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Raleigh Register
May 6, 1960

Kennedy Lashes Ike, Underwood

From Courthouse Steps

Sen. John F. Kennedy, Massachussetts, in his third visit to Beckley Thursday, lashed out at Gov. Cecil Underwood and President Eisenhower for their belated conference. He was referring to a conference in Washington Wednesday when Eisenhower said he would lend a helping hand toward assisting West Virginia with its economic troubles.

The presidential aspirant delivered the talk from the steps on the Main Street side of the Raleigh County Courthouse.

Kennedy had barely completed his brief speech to about 1,000 persons when a middle-aged lady planted a kiss on his left cheek. The boyish Kennedy was a marked man with the lipstick as he walked down from the courthouse steps and shook hands for 40-minutes.

In the speech, Kennedy lambasted West Virginia's governor for telling him and Humphrey to go home.

Kennedy charged that commodities distributed to the needy amount to $20 a year per person [.] "It's time the Republican goevrnor [sic] and president begin to find out about West Virginia" he declared.

Kennedy said he was sure much had been accomplished in the West Virginia presidential contest, despite protests to go home - "West Virginians have a right to vote for the man they want to be president."

The choice should not be made in Washington or Illinois or at a convention, he added.

The attention focused on West Virginia in the contest will result in Eisenhower leading Vice President Richard Nixon through the hollows of the state before the general election, Kennedy predicted.

Kennedy promised, if elected, to return to West Virginia. "But I will know how to get to Beckley and Raleigh; I won't have to be led."

The Kennedy caravan rolled on to Oak Hill where the candidate told about 600 people that it was his second visit to Collins High School. Kennedy appeared at the high school after launching his campaign in Beckley with a specch last month.

The Kennedy and Humphrey campaigns screeched to a sudden half Thursday night. The chieftains sped eastward toward Washington to register their approval of an area redevelopment bill - a measure dear to the hearts of West Virginians.

Both Sens. John F. Kennedy (D-Mass) and Hubert H. Humphrey (D-Minn) have been vocal in their support of their bill in their swings through this economically blighted state.

The Senate goes in Friday at 9:30 a.m. (EDT). The body agreed to adjust to changing financial conditions.

"I want to get the depressed area bill on (his) the President's desk at the earliest possible moment," said Humphrey.

"This is one of the bills I have been talking about which would do something concrete for the depressed state of the West Virginia economy," said Kennedy.

Senator Kennedy Denies W.Va. A Dying State

At Rally In Oak Hill

OAK HILL (RNS) - Senator John Kennedy revisited Oak Hill Thursday afternoon, denied that West Virginia is a dying state, and asserted all it lacks is an opportunity to move ahead.

This opportunity, he implied, will be available if he is elected, and he left no doubt in the minds of the hundreds who gathered in the Collins High School gymnasium to hear him that he considers a great majority in West Virginia's primary next Tuesday a key factor in his campaign to win the nomination at the Democratic national convention.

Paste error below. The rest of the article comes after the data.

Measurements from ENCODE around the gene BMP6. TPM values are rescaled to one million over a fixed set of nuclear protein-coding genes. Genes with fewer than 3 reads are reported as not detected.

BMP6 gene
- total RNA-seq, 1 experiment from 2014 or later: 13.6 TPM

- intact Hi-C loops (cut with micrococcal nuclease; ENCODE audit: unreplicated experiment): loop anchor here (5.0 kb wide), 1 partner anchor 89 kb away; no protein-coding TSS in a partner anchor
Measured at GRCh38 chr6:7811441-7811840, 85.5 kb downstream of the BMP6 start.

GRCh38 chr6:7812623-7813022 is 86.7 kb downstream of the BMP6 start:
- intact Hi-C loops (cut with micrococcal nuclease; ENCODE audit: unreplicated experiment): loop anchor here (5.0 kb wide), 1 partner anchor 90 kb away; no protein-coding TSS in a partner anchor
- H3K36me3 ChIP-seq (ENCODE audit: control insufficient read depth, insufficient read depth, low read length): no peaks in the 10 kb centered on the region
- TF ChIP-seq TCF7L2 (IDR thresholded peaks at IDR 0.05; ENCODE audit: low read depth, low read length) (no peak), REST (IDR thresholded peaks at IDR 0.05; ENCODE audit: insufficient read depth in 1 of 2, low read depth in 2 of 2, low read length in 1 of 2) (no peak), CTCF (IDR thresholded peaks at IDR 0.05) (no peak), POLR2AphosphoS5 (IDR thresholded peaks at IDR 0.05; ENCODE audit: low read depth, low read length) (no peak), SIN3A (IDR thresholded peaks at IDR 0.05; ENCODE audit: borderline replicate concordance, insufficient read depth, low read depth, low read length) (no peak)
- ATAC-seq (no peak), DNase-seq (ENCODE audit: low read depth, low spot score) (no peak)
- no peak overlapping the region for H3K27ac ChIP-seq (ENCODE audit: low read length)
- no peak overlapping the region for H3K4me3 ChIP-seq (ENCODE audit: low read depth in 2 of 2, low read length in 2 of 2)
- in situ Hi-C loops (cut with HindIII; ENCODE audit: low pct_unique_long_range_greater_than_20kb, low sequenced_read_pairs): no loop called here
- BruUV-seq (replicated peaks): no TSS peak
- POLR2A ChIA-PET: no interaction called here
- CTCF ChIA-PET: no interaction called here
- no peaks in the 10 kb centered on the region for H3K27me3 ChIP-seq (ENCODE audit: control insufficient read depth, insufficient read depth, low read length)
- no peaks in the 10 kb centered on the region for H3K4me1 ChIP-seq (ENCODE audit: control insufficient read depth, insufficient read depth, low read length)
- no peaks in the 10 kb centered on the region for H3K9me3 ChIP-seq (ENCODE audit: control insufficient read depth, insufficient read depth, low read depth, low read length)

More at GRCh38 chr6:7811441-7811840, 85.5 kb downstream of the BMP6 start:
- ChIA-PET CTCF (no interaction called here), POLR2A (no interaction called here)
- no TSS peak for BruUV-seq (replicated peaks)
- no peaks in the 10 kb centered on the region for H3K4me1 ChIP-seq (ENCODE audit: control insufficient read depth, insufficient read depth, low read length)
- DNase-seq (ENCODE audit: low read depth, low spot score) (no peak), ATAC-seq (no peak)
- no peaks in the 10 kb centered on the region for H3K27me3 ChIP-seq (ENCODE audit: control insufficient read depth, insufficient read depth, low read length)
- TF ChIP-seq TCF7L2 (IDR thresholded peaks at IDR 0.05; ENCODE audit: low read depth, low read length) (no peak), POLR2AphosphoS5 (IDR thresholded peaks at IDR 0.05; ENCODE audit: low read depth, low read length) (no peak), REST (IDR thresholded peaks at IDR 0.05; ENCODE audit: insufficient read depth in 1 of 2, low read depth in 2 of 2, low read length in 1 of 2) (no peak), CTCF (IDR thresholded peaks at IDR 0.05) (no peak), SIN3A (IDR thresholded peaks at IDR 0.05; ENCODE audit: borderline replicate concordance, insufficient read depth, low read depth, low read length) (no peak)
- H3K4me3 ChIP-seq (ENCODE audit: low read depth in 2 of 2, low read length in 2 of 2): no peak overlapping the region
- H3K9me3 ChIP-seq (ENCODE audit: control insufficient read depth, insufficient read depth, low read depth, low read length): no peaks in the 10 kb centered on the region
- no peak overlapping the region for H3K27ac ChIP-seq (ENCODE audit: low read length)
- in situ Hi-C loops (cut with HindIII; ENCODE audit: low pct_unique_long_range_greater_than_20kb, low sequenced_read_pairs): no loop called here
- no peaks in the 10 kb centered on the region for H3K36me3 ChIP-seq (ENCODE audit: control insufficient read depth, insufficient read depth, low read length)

Senator Kennedy, citing the fact that President Eisenhower and Governor Cecil Underwood conferred this week in Washington on West Virginia's economic plight, called it a step in the right direction, but "eight years too late."

"It took a presidential primary to bring about a decision that this is a national problem," Kennedy asserted, referring to the some 250,000 residents of West Virginia who are dependent upon some form of government aid for their subsistence, and that there are 100,000 able-bodied men willing but unable to find work.

"It would do Nixon a world of good to campaign in West Virginia," Kennedy said, adding that if the Vice President, still without visible opposition for the Republican nomination for president, "for some benighted reason should be elected, he won't know any more about West Virginia than I did a month ago."

Kennedy left no doubt that West Virginia in his opinion needs somebody in the White House with the intimate knowledge of West Virginia's problems and its geography that he possesses as a result of his campaigning.

He said he can claim to be the only presidential candidate who has twice visited Collins high school, and in a joking way referred to the student body as the best cheering section for Kennedy in the nation.

In a more serious vein, he called the Collins students and other young people like them "West Virginia's best natural resource."

In conclusion, Kennedy said he is running for the presidency because "it is the best source of action."

He referred to Franklin D. Roosevelt Jr., who will speak in his behalf this afternoon in Fayette County and harked back to the days of the late President, father of his cohort."

"Everywhere we go," Kennedy stated, "we find an FDR memorial in the hearts of the people of West Virginia."

Kennedy was introduced by Mrs. John Scott, instructor at Collins High School. With her and Senator Kennedy on the speakers platform were Mr. and Mrs. Ben Teano, Oak Hill, Mr. and Mrs. Emmett Early, Boomer, and Mayor Joe Keatley, Oak Hill.

Senator Kennedy was over a half hour late for his 4:30 p.m. rally in Oak Hill, and judging by the number of people with whom he talked, and the number of autographs he signed, his party also would be hard-pressed to arrive in Charleston in time to prepare for a giant rally later in the evening.

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